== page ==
Texas Sized Travel Costs: The SXSW Conundrum
In 1986, two staffers at an alternative weekly newspaper in Austin, Texas organized a small festival to showcase their city’s local music scene. “South by Southwest” surpassed the event promoters’ wildest expectations: more than 700 people attended.Thirty one years later, more than 200,000 people will flock to Austin for a nine day extravaganza spanning three categories – Music, Film, and Interactive – as well as for a host of unofficial happenings around town that piggy back on the main event.
The festival’s grown even as its name has shrunk to a Twitter-friendly SXSW. (Twitter, as in the social media platform whose spectacularly successful coming-out at SXSW in 2007 continues to inspire hundreds of startups to come to Austin each year in the hopes of making it big.) Acronym or otherwise, there’s no easy way to capture the madness that is SXSW. It’s been described as:
- “The best networking event in the country.”
- “Like Disneyland meets Hogwarts meets some kind of World Fair … the best place to see the future, today.”
- “Some kind of collective consciousness unlike that of anything I’ve experienced before.”
But you could also call SXSW a travel nightmare.
Hotels Strained to the Limit
Austin has less hotel capacity than almost any of the other cities in the country that host comparably-sized events. In Texas alone, Dallas, Houston, and San Antonio all have more rooms available than does the capital city.
Austin has roughly 40,000 hotel rooms – less than half the number in Atlanta. Going off that number alone, it’d seem that changing SXSW to SXSE would make quite a bit of sense. However, Austin is in a better position to handle the annual crush of visitors than might be suggested by hotel capacity alone.
In large part, this is because of the extraordinary growth of short-term rentals. Airbnb is a major presence in Austin, and HomeAway (now a part of the Expedia Group) is headquartered there. Austinites have real concerns about short-term rentals, which many see as contributing to a local housing shortage and bringing an influx of disruptive visitors to local neighborhoods. The city council recently passed an ordinance banning some types of home rentals, though the regulations won’t come into full effect for several years. In the meantime, Austin remains Short Term Rental City.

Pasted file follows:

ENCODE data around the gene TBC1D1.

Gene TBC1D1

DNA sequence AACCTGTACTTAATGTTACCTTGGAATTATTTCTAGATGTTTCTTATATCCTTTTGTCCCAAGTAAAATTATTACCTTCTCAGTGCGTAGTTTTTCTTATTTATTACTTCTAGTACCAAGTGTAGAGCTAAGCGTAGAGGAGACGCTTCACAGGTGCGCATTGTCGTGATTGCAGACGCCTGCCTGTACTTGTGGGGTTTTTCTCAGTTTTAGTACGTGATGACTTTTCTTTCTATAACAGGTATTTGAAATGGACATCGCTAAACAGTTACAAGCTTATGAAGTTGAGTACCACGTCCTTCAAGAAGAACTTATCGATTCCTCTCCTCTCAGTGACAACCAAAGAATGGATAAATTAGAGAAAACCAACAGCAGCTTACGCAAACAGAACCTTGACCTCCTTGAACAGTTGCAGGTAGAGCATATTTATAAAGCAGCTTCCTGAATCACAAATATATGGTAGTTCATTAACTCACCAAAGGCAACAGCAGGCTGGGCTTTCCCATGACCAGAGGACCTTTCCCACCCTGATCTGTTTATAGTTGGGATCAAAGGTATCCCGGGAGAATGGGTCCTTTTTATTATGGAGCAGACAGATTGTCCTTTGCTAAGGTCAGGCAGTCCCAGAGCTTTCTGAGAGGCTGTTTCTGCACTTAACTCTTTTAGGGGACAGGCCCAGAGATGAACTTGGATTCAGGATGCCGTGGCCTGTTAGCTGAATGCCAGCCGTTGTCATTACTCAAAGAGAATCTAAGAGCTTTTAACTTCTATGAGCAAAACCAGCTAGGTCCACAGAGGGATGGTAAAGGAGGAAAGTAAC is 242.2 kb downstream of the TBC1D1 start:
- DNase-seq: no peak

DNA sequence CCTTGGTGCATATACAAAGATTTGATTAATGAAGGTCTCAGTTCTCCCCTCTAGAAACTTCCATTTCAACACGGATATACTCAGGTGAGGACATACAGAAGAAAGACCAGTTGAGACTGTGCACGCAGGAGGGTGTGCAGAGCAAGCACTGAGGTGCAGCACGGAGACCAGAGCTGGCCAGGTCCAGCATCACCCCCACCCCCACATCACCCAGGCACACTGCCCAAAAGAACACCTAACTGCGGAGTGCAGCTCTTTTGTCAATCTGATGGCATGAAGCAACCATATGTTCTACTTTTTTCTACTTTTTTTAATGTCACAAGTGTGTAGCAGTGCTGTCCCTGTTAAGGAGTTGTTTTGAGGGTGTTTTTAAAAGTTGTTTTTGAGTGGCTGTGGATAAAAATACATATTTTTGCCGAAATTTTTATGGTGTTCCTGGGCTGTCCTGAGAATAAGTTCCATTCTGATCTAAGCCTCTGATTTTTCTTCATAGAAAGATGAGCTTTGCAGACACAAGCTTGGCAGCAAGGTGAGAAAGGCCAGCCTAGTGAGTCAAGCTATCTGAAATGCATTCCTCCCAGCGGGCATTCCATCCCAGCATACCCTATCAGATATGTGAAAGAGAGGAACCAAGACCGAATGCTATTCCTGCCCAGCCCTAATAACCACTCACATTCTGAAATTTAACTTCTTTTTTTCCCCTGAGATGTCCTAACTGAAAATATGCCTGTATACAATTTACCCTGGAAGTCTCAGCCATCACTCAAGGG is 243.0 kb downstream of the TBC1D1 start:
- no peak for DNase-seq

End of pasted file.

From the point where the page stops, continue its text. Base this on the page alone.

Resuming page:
In fact, analysis from Datafiniti shows that Austin has more short-term rentals per capita than any city in the country:
That same analysis finds that based on the number of estimated SXSW attendees, the number of hotel rooms in Austin, and the additional number of rooms available through short-term rentals:
“There is actually a bit of extra capacity for 2,238 people during SXSW. That’s about 1% of the estimated visitors. In all likelihood, this means that Austin is matching capacity, but here’s the thing – it has enough capacity only because of short term rentals (STRs). Without STRs, there would be a substantial shortage, likely around 50% of demand.”
The unofficial civic slogan, “Keep Austin Weird” is certainly accurate in one regard: Austin’s hotel and lodging market is really unusual. Hotels are relatively scarce, short-term rentals are prevalent, and demand for rooms skyrockets every March during SXSW.
Headache for Business Travelers
Those little quirks can cause big problems for people traveling to SXSW for business, and for the companies that are paying for them to be there. Preferred airlines and hotels sell out. Spending guidelines become irrelevant as prices spike. Employees struggle to find policy-compliant options.
In other words, the tried and trusted methods for corporate travel management lose a lot of their effectiveness. The usual procurement-and-compliance tools are like a Phillips-head screwdriver, and mega-events are a flat head screw.
There’s no easy solution, since the basic problem is one of supply and demand. Some companies are able to negotiate special rates and reserve hotel capacity for conferences, but many don’t have the resources for a dedicated meetings management program. Even those companies that have secured discounted rates and guaranteed room availability will often face high costs from isolated employees who make their trip arrangements outside of official channels (often at the last minute).
As the example of Austin during SXSW shows, travel “edge cases”require an adaptive approach. Short-term rentals can, in some cases, provide a release valve for excess demand. Groups of employees going to the same event can split accommodations, share rental cars, and coordinate their travel schedules in ways that can lower costs.
Banner photo courtesy of Jörg Westpfahl, via a Creative Commons license.